Egg McMuffin

Mexico answers with: Huevos a la Mexicana with a side of chorizo!

Mexican-style egg scramble with tomato, onion and jalapeno

Mexico seems to be running out of options…their team is discussing some regional specialities for its next move…The Americans are clearly seeing an opportunity to secure their domination here, they are conferring with the ref….they are stepping out with:


Brunch: You cannot resist its charms

The audience is confused…Many Mexicans do not appear to be familiar with brunch…we have a debate between the judges about whether brunch is an off-shoot of breakfast or another meal entirely. The Americans are being asked to clarify what they mean by brunch. They have put up a definition on the main screen:

Brunch = all-you-can-eat buffet of traditional American breakfast foods + seafood buffet with crab and shrimp cocktails + eggs benedict + quiche + Bagels and creamcheese with lox + baked goods + mimosas + Bloody Marys

WOW! America is throwing down! But it’s not clear if this is entirely legal…folks, we can’t call it – it is going to a vote of the people – Post your votes in the comments section below or on my Facebook wall. Who will prevail?!!

Don't let those alcoholic breakfast beverages addle your mind!


Filed under California, Food, Mexico, Uncategorized

Jamie Oliver, would you mind popping over here?

The thing that I love most about Jamie Oliver is his relentless optimism. The man will not be daunted! Whether taking on the lunch ladies or the FDA or kids from the inner city, he will never sway from his fundamental conviction that it is possible for anyone to prepare healthy, fresh food from scratch.

Now, I agree with Jamie. I too am all about fresh, healthy, organic, locally-sourced food. I grew up in Sonoma, a bastion of back-to-the-land foodie culture if there ever was one, not to mention I put in several years in Portland surrounded by vegetarians, vegans, freegans and the odd fruititarian. That said, I no longer live there.

I now live in a majority Mexican neighborhood, within a short drive of Monterey Park, a diverse Asian community. Which is to say, I have to go out of my way to buy hummus. However, I have no problem getting a wide variety of great produce, any cut of meat and practically any ingredient needed for any ethnic cuisine. The issue is fish.

For Christmas, I got Jamie’s book “Cook with Jamie: My Guide to Making You a Better Cook.” I was particularly excited by the sections on fish and meat since I’m not particularly adept at preparing either of these, nor do I know anything about how to select the right items at the market. I realized Jamie is from another planet when I reach the section: “At the Fishmonger’s.” I have never seen a fishmonger in my life, which will probably make it tough for me to befriend him and call him in the morning to check on the latest catch. So I moved on to the other tips.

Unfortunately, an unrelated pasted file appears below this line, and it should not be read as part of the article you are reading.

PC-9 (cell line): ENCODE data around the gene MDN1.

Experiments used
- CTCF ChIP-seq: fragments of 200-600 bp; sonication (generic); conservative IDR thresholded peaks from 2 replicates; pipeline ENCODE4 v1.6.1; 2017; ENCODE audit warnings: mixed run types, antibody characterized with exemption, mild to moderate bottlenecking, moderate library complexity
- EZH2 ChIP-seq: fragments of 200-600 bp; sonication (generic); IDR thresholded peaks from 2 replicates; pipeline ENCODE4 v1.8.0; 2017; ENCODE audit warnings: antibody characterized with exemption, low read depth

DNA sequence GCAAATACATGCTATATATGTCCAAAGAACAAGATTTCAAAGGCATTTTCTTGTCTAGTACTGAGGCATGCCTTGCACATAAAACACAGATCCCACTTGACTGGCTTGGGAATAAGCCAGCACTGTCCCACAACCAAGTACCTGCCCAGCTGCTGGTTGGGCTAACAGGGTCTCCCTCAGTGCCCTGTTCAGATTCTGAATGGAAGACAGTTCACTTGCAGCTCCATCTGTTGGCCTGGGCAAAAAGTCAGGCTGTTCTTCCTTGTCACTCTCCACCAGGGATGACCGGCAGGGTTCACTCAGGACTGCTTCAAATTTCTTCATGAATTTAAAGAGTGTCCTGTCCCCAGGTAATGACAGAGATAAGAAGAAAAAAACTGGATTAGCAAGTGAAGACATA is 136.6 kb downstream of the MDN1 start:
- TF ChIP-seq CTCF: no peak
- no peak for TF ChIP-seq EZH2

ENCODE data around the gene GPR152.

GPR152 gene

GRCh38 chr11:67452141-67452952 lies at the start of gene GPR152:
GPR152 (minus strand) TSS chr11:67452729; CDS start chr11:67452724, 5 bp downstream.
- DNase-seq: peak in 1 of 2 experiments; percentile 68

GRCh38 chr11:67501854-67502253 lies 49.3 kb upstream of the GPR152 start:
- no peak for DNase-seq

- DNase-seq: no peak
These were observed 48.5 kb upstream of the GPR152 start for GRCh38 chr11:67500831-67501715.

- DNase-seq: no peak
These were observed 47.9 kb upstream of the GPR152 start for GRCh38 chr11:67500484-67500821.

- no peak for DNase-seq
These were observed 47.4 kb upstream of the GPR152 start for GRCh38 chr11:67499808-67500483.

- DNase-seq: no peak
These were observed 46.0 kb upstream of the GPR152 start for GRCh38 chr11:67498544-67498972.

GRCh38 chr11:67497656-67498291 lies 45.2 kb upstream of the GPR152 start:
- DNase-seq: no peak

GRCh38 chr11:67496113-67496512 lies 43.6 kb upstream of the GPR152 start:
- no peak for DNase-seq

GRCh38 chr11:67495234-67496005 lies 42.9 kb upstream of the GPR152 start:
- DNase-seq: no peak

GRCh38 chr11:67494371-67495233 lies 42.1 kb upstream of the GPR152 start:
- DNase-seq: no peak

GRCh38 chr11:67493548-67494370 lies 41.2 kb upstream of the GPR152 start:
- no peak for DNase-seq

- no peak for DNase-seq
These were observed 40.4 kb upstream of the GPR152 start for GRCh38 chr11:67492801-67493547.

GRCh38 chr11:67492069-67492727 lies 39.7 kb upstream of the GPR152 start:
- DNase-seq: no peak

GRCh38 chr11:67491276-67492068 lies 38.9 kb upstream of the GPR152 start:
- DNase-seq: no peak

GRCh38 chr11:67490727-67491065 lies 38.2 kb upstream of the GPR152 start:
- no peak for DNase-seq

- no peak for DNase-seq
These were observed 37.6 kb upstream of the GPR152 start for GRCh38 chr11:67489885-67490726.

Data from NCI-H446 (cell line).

Fresh fish shouldn’t smell fishy.

Ranch 99, the massive Asian supermarket, has a vast selection of fish. That said, the entire place reeks of fish – all the way over to the produce on the opposite side of the store. I’m not sure about the particular fish I’m considering buying because the stench of fish is overpowering me as I sniff it. Is that a bad sign?

The eyes should be clear, bright and shiny.

One day I was at Ranch 99, when suddenly there was a stampede. I had a pretty great view, since I am a full head taller than all other people in Monterey Park, which would be awesome if there were more rock concerts over here. I realized one of the guys had just popped out with an enormous tub of live fish that he dumped into a vat in the aisle. People went CRAZY, grabbing the wiggling fish and wrangling them into their bags. Confirmed: the eyes were bright and shiny. On the down side, they were all gone by the time I got up there. Jamie, you might want to add a tip about the need to be assertive and not hesitate to use your elbows in the quest for fresh seafood.

If there are sustainability issues with a particular fish, it’s probably a good idea to use something similar in its place.

Since going to Monterey Bay Aquarium years ago, I’ve been carrying their Seafood Watch Guide in my wallet. Talk about buzz kill. Mercury in tuna!? Overfishing of Chilean sea bass!? Will it never end?! This guide has a bajillion varieties of fish in it – however, it was no match for the staggering selection at Ranch 99. There were varieties that I googled that only came up on the some sort of international fishing website that sounded like it was written by the CIA.

I mapped it. Click here to see all the varieties available on an average day.

I was able to pretty conclusively decide that farmed anything wasn’t going to cut it and imported was generally a hit against it. That left me with U.S. wild…fish paste. It looked like quivering gray mass of fish-based jello. And no-go on the salmon, usually my staple. At the end of the day, the only two items I could decisively conclude met sustainability standards were the lobsters and crabs. So I guess I’ll be eating like a queen…

So, Jamie, I could definitely use a hand over here pinning down this fishmonger business. I know you’ve been slumming in LA lately, so I’m not asking you to take a transatlantic flight or anything. Those westsiders you’ve been hanging with will probably not actually be able to locate my neighborhood. Just go east. You’ll know when you get there. I’ll treat you to a taco – and a boba tea.




Filed under Food, Los Angeles, Mexico, Uncategorized